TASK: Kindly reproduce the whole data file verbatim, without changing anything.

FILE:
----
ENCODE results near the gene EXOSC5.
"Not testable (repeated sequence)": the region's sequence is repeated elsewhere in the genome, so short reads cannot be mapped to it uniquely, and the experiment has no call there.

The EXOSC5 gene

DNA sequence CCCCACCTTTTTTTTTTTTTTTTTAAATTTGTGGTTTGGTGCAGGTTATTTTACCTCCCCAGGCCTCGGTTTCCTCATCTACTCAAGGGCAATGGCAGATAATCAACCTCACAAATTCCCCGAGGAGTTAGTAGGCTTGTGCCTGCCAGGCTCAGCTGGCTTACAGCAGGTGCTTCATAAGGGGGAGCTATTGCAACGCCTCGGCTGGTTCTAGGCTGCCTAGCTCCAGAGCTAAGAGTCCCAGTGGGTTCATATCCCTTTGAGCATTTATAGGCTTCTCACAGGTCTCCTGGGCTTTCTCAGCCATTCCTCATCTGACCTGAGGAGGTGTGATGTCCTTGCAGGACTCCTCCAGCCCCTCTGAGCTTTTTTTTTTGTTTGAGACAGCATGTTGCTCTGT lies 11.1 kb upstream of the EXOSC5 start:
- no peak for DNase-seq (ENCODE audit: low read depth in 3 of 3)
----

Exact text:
ENCODE results near the gene EXOSC5.
"Not testable (repeated sequence)": the region's sequence is repeated elsewhere in the genome, so short reads cannot be mapped to it uniquely, and the experiment has no call there.

The EXOSC5 gene

DNA sequence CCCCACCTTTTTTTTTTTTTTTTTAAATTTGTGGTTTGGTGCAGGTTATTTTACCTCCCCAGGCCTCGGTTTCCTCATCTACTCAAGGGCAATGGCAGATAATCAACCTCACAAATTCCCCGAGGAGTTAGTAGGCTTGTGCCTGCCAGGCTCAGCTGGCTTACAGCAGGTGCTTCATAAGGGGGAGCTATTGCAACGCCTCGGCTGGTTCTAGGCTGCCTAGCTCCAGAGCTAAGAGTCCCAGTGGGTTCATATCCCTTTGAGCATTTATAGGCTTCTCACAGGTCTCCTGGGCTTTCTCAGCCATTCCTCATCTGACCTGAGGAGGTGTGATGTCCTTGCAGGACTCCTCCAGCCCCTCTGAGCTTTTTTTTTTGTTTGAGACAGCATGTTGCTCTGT lies 11.1 kb upstream of the EXOSC5 start:
- no peak for DNase-seq (ENCODE audit: low read depth in 3 of 3)